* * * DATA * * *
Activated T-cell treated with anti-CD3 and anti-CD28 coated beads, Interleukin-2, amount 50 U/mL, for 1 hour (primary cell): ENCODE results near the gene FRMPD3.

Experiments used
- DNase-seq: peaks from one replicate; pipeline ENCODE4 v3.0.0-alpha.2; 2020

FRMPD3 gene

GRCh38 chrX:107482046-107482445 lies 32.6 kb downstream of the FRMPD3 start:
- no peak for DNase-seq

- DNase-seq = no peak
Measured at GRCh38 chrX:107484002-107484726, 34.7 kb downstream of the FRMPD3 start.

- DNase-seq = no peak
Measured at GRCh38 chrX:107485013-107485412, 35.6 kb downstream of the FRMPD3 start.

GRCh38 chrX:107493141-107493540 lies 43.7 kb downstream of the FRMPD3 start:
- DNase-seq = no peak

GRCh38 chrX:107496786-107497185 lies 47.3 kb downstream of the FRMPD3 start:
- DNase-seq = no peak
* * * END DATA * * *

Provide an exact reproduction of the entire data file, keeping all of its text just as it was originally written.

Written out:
Activated T-cell treated with anti-CD3 and anti-CD28 coated beads, Interleukin-2, amount 50 U/mL, for 1 hour (primary cell): ENCODE results near the gene FRMPD3.

Experiments used
- DNase-seq: peaks from one replicate; pipeline ENCODE4 v3.0.0-alpha.2; 2020

FRMPD3 gene

GRCh38 chrX:107482046-107482445 lies 32.6 kb downstream of the FRMPD3 start:
- no peak for DNase-seq

- DNase-seq = no peak
Measured at GRCh38 chrX:107484002-107484726, 34.7 kb downstream of the FRMPD3 start.

- DNase-seq = no peak
Measured at GRCh38 chrX:107485013-107485412, 35.6 kb downstream of the FRMPD3 start.

GRCh38 chrX:107493141-107493540 lies 43.7 kb downstream of the FRMPD3 start:
- DNase-seq = no peak

GRCh38 chrX:107496786-107497185 lies 47.3 kb downstream of the FRMPD3 start:
- DNase-seq = no peak